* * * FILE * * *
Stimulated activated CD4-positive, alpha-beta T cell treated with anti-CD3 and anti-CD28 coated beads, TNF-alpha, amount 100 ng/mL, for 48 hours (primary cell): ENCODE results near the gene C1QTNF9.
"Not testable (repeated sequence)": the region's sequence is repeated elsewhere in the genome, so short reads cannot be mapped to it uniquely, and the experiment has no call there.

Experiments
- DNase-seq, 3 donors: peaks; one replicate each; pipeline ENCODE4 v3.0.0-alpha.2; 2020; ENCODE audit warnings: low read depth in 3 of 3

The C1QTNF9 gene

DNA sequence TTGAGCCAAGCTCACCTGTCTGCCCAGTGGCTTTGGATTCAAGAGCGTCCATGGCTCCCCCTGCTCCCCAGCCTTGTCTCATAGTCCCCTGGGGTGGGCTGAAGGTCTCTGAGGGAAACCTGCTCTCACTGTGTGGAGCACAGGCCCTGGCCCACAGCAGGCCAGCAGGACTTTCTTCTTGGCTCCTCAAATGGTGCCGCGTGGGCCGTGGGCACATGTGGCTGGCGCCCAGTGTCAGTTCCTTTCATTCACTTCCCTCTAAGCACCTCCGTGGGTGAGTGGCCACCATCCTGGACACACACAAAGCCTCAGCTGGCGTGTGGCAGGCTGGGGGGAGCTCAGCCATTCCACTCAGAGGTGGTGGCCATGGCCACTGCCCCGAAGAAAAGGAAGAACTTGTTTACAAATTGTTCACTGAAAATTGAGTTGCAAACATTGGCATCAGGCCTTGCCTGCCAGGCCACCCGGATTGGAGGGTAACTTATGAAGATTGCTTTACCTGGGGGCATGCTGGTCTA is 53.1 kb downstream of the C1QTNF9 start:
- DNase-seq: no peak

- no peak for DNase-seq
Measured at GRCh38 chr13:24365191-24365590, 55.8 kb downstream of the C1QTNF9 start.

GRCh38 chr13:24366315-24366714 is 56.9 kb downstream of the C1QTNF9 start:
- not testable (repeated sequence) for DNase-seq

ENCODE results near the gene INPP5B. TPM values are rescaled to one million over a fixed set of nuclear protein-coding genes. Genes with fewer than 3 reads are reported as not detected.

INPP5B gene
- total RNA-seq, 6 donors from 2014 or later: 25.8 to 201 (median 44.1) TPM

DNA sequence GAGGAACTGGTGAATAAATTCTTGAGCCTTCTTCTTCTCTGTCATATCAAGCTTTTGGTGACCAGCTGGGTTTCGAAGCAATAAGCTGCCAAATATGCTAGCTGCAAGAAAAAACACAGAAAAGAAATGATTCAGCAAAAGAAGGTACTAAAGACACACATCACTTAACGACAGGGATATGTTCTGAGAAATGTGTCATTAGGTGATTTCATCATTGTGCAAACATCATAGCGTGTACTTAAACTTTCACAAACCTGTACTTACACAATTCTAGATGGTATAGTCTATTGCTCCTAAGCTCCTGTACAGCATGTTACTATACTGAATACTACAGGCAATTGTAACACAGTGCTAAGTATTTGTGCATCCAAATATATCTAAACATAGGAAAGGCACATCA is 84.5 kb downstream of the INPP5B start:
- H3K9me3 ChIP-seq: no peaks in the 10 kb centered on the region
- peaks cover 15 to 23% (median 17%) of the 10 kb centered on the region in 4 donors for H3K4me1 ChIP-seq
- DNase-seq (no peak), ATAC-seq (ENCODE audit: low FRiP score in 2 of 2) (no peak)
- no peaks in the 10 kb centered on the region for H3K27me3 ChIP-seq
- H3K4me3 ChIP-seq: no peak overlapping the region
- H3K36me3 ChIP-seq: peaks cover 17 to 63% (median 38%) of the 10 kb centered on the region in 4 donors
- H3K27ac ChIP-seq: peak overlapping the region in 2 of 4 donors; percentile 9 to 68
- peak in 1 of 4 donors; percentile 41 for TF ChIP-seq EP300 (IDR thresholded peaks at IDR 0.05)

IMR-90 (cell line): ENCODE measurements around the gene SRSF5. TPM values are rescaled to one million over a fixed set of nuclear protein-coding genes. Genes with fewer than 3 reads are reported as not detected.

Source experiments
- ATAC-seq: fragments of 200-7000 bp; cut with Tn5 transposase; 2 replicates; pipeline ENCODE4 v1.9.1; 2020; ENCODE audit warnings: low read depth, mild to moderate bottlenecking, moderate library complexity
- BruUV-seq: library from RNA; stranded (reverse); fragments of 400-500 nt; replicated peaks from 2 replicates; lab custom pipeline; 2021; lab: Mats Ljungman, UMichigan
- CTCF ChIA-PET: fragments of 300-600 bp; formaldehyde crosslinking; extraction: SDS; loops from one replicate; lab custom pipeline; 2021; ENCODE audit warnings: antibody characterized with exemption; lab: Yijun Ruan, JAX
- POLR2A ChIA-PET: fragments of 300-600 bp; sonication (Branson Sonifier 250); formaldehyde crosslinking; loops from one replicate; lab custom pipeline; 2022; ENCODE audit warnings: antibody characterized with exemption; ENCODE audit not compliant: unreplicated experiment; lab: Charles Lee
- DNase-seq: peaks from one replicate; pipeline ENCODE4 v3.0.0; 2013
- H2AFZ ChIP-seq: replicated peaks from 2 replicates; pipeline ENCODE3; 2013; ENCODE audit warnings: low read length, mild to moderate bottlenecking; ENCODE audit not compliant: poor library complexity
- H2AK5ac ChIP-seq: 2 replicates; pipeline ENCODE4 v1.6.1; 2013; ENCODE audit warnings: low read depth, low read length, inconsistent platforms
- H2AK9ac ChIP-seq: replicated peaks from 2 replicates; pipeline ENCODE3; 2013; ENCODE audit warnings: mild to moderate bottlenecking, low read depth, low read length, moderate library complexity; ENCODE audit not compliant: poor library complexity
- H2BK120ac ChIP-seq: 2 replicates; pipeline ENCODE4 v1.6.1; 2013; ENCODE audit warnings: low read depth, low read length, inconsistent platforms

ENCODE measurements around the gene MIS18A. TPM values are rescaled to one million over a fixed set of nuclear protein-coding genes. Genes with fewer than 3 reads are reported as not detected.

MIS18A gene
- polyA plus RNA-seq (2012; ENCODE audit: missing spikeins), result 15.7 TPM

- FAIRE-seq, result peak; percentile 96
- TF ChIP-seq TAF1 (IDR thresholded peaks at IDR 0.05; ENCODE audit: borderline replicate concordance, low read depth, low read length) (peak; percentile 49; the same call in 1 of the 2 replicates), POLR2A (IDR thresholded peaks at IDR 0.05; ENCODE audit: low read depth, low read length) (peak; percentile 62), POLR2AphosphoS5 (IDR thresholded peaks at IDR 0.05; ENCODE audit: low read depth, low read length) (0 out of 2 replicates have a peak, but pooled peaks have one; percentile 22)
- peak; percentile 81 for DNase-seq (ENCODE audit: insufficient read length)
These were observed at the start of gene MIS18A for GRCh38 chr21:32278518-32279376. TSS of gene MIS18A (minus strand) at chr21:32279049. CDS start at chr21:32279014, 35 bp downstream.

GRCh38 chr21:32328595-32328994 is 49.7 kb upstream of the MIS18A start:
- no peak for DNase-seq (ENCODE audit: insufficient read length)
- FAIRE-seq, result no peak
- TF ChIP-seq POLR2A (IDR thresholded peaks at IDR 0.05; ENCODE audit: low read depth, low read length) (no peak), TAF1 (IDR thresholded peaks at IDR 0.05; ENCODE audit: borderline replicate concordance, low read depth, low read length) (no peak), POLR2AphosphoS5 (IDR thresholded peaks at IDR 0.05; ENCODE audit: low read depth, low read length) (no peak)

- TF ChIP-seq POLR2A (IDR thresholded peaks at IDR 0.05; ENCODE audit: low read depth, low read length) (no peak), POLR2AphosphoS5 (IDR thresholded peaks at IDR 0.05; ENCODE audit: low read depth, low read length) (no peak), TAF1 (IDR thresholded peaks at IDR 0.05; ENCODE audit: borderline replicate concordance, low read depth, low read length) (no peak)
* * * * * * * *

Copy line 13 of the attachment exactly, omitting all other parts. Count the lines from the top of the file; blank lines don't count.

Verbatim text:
INPP5B gene